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Project Notes

#549 Bare Metal C on the Blue Pill

Bare metal programming the STM32F103C8T6 (as used in the Blue Pill) by hand with gcc and the stlink open source STM32 MCU programming toolset.



The STM32F103C8T6 is an ARM Cortex-M3 processor thats very popular in cheap development boards like the Blue Pill.

Usually one would program the device with an IDE such as STM32CubeIDE, Keil, or even the Arduino IDE with STM32 extensions. Hoever, that hides much of the “fun” of programming a specific device, so here I thought I would investigate pure bare metal coding to see what it takes to get the most minimal program up and running.

I was inspired to try this after watching the bare metal embedded lecture series from Fastbit Embedded Brain Academy on YouTube. It focused on a different STM32 model, but the details of the approach were very useful for working with the STM32F103C8T6.

My goal is modest - blink the LED that’s usually attached to PC13 on most development boards.

I’m running this on MacOSX, and for tooling I’m using:

Note that all the details that follow are specific to the STM32F103C8T6. The specifics may vary (a lot) for other STM32 models.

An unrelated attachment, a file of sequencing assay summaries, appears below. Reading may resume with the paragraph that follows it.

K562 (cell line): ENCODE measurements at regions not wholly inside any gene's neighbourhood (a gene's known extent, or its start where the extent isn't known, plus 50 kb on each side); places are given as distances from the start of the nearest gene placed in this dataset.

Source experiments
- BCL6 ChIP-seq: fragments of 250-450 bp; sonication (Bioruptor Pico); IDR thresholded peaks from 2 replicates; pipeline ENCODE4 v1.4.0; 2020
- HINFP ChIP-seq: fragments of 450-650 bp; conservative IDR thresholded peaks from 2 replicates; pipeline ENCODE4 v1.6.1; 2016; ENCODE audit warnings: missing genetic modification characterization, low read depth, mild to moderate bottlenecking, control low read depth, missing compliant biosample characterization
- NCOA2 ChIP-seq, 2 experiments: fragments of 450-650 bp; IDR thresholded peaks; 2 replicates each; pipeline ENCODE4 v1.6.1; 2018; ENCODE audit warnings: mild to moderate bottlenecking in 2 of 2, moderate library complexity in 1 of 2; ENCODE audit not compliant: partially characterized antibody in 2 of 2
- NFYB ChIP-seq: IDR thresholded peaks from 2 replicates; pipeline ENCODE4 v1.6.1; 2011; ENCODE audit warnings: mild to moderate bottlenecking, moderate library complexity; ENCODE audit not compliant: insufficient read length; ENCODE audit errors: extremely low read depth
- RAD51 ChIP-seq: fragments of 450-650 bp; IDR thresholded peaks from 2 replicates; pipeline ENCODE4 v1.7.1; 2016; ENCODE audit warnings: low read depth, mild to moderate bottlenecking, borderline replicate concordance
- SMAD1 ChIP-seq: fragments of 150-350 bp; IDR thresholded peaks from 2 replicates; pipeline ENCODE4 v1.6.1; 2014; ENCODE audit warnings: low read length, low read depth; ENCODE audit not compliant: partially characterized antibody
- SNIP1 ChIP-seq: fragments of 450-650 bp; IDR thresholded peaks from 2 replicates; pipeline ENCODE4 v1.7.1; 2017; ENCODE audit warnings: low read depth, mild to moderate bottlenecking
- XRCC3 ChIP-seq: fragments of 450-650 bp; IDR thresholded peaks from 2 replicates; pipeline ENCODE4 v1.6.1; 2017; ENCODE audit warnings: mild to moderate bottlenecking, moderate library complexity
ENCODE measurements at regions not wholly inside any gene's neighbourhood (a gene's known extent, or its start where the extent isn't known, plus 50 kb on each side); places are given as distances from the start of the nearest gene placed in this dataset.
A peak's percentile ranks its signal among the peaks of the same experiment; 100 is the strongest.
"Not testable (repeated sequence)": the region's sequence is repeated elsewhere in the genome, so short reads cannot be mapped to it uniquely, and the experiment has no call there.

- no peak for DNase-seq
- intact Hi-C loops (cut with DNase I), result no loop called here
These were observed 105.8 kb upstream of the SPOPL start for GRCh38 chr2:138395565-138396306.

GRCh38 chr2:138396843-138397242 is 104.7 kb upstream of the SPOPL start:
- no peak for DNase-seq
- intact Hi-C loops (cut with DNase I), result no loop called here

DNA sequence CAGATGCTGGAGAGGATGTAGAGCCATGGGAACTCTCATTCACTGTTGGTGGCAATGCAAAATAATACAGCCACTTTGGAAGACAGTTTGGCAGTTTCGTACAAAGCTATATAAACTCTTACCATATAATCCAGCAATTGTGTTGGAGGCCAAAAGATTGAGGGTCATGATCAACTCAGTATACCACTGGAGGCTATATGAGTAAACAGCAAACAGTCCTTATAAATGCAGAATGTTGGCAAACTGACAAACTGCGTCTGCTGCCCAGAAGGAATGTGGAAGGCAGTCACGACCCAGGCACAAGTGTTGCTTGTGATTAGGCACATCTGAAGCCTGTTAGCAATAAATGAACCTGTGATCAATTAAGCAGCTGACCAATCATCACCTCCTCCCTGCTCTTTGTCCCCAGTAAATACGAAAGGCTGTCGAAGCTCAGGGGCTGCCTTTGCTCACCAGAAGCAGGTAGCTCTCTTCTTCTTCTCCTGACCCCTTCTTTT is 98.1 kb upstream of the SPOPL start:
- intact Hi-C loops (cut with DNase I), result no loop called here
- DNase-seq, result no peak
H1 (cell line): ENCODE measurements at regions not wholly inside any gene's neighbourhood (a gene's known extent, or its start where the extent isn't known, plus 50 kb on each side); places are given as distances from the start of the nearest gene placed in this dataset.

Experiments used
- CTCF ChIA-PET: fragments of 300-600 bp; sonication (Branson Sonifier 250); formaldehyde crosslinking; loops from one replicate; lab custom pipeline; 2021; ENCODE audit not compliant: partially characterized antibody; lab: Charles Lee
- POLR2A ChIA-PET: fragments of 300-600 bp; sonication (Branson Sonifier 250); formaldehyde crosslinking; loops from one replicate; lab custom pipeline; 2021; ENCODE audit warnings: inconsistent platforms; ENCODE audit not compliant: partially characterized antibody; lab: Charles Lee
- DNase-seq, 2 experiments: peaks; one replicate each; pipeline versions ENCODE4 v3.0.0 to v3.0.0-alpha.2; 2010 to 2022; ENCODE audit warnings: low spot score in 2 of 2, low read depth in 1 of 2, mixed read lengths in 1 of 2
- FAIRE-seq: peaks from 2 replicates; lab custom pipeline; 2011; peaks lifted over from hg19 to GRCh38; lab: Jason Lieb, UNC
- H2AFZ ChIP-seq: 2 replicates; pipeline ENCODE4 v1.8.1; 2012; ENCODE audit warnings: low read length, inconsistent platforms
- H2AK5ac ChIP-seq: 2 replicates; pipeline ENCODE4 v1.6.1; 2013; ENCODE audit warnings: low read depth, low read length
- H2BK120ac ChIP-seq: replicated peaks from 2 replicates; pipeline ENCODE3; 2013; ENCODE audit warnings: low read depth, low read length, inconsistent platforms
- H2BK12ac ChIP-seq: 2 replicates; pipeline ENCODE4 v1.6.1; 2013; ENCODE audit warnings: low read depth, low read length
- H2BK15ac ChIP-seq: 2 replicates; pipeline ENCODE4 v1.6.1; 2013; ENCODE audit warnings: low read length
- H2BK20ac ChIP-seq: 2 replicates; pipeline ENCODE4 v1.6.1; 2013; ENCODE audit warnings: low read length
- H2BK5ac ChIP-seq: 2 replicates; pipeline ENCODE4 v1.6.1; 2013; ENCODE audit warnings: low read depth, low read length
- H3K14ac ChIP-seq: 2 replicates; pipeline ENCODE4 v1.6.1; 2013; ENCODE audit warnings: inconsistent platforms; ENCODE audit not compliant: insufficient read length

Bare Metal Programming Overview

  • write the main C program. I am not using any C standard library functions so far, which simplifies the linking process. The program comprises:
    • blinky.c/h - the main program
    • led.c/h - all the functions to enable and blink the LED on GPIO PC13
    • delay.c/h - a simple delay function that approximates a millisecond-resolution
  • implement the start up code - see stm32_startup.c
    • defines the ISR vector map and implements the main reset handler
    • the reset handler sets up memory for execution then hands over control to the main program
  • write the linker script stm32_ls.ld which defines where all the code pieces should be assembled in memory
  • compile and link everything with gcc
  • use objcopy to produce the binary image to be flashed on the device